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Church Sound: When To Hire A Technical Arts Director

Are your volunteers stretched thin? Here's how to know when making "that jump" is a necessity.

Many years ago I wrote an article on ChurchTechArts that included the following question — I seem to get asked this one a lot and it’s a great way to lead into this article:

“How do you keep your volunteers sticking around? We are a large church  – approximately 3,000 members with five services, and everything is volunteer run. The engineer that runs the services that weekend is there for about 20 hours on the weekend, and the schedule has them running every other weekend. At what point does a church hire a position to ‘lead’ a technical group in scheduling and training?”

Not surprisingly, I have some strong opinions on the topic. But before sharing my thoughts, I have to admit a certain amount of confusion when it comes up. Here’s my translation of what I think the question really is:

“We’re a good-sized church that places a high value on our production values. We want good sound, good lights and good presentation. We’re not getting it however, because our volunteers don’t seem to have the skills or desire to learn or stick around. How can we fix this (without spending any money)?”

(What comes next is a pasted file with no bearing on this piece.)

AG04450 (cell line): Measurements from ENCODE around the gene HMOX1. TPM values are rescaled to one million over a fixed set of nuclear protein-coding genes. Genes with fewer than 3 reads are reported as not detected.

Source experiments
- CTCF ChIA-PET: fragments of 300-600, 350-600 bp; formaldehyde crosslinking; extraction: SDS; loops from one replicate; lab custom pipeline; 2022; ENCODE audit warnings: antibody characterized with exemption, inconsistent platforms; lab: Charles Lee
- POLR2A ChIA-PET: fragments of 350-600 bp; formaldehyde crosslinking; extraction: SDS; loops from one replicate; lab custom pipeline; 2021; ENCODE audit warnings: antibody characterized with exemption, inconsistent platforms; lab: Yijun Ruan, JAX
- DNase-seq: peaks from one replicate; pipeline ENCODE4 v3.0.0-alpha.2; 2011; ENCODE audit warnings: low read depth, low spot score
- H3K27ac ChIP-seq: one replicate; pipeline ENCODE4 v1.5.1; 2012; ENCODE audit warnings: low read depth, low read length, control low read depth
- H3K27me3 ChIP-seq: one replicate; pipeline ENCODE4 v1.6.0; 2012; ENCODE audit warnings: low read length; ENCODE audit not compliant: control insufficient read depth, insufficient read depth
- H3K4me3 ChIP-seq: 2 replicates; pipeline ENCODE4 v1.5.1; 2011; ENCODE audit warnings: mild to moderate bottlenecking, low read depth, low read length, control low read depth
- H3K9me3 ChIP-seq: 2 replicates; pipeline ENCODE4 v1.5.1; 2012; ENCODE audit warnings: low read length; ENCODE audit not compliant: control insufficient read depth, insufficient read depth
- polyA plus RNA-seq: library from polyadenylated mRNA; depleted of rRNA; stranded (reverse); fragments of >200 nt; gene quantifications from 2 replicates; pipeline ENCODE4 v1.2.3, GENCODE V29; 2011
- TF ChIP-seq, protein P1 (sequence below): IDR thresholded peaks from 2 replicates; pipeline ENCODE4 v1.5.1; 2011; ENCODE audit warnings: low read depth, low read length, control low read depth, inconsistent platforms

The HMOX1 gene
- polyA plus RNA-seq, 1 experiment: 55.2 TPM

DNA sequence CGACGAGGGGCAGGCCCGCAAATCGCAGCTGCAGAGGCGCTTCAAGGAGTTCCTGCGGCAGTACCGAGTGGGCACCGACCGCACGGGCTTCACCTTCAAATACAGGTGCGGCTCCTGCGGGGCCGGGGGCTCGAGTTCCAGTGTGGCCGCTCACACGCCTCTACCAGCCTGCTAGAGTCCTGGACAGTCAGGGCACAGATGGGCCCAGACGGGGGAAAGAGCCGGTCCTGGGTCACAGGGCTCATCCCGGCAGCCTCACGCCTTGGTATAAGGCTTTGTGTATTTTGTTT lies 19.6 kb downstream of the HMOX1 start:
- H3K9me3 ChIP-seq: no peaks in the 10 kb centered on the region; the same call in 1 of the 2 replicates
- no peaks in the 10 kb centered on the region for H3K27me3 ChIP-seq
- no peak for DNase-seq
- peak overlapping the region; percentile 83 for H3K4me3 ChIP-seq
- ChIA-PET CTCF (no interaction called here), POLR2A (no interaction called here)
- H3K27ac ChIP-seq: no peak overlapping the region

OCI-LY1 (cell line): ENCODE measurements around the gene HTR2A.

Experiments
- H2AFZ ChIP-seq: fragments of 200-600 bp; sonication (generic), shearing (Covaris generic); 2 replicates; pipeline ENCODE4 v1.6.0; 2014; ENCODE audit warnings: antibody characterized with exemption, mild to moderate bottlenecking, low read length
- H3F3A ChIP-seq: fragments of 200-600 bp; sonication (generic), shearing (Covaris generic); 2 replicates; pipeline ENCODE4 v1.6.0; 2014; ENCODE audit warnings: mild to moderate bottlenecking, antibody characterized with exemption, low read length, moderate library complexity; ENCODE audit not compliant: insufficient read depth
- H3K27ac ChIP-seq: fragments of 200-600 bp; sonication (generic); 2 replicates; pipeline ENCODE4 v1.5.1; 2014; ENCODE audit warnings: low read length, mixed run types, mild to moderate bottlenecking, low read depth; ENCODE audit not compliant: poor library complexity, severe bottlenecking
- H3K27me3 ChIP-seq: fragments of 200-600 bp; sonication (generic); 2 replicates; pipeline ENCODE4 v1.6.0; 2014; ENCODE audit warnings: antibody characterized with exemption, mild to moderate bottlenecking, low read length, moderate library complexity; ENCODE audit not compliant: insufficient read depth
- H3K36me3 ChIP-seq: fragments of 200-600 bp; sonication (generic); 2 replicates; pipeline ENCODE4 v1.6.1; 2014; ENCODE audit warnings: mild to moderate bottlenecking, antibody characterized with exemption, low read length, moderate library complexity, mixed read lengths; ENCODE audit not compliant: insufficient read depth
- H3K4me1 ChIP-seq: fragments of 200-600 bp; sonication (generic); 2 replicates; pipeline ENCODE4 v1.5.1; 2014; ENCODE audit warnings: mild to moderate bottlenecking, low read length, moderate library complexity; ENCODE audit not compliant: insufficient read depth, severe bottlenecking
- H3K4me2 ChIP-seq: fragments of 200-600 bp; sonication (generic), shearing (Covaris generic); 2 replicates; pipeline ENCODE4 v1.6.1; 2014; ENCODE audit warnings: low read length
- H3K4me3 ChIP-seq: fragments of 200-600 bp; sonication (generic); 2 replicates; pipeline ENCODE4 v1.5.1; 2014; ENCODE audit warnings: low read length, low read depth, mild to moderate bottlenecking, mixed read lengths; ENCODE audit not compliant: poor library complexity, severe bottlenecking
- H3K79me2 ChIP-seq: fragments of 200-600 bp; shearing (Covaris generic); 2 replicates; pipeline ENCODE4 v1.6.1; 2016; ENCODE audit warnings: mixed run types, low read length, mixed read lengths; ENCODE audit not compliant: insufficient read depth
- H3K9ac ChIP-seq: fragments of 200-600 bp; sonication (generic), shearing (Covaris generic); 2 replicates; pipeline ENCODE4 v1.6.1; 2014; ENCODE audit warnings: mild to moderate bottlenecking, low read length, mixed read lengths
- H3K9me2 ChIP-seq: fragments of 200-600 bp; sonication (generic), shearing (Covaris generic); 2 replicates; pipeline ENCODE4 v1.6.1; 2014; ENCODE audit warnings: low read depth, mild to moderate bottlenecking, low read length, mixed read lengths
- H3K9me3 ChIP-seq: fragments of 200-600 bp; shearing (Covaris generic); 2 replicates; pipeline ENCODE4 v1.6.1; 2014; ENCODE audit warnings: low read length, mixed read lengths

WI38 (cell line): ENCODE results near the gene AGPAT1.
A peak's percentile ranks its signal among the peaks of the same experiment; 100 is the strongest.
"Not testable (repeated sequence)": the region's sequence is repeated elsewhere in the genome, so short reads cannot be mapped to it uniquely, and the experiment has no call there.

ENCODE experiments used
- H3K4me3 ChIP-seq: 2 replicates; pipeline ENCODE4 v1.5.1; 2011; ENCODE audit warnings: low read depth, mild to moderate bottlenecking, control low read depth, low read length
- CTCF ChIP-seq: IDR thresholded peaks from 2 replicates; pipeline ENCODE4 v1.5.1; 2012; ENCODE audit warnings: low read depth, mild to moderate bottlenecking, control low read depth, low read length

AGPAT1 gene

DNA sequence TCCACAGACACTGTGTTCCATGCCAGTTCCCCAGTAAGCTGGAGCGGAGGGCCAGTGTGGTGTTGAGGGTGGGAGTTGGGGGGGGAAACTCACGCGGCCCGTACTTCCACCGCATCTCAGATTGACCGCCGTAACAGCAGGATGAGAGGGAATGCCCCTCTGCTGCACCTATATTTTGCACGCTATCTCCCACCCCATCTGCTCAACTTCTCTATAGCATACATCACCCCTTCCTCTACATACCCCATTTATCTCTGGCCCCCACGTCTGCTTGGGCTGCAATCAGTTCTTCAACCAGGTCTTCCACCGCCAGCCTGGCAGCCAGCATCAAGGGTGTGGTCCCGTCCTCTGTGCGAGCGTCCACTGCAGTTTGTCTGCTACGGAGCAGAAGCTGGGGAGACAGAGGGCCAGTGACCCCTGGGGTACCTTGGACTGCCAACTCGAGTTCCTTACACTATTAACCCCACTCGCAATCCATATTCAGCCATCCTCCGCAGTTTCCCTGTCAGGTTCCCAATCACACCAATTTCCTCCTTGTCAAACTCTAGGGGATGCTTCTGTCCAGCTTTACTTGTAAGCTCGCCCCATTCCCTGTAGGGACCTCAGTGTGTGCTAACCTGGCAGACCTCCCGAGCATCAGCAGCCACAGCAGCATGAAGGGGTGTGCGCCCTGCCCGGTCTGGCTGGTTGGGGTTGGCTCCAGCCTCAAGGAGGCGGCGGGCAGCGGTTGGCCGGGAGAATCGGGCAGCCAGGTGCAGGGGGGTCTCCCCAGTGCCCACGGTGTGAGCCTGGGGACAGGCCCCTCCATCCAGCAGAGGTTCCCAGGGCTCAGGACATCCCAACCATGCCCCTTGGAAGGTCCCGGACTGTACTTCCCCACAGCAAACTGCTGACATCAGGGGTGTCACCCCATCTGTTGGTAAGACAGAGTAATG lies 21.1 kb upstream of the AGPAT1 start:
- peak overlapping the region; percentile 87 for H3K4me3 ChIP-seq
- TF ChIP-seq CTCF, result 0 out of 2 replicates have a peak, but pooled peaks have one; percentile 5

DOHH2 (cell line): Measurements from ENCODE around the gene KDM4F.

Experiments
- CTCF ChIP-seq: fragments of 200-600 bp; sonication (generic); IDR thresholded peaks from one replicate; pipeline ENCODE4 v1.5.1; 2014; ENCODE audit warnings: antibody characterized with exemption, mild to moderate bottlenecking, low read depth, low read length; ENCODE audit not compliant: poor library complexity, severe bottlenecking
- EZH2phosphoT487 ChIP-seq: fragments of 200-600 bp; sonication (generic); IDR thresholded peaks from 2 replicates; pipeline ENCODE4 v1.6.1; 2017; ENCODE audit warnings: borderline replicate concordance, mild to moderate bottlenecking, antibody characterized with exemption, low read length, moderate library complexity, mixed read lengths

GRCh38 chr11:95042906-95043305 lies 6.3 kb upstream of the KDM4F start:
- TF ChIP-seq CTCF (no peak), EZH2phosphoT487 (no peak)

Often, the churches in these situations are pretty well endowed, technically. I’ve talked to one church that has a Yamaha PM5D audio console, a big Strand lighting console and some high-end video gear, yet no staff dedicated to technical leadership. And yet, for some reason, the volunteers either don’t really know what they’re doing or burn out and quit. Pardon the touch of sarcasm.


Does this church rely strictly on volunteers for their kids ministry department? Nope. Youth ministry? Nope. Adult ministry? Nope.

However, do they have a full-time worship leader/music director/worship pastor? Yup.

Why? Because these are important ministries that require the attention of a staff member to keep on track. And yet, I find church after church expecting great things from their technical volunteers without providing them any leadership.

The results are predictable. They don’t show up when scheduled. They get tired. They don’t do a good job. Or, worst of all, they quit.

Now, keep in mind, this is not a ding on volunteers. The ones I know are dedicated and really want to do a good job.

Just as you would never send an infantry unit into battle without someone in charge to say, “Here’s our objective and here’s how were going to achieve it,” you can’t tell a volunteer, who already has a full-time job, that you expect full-time performance out of them.

Well, you can, but you’ll be disappointed in the results.

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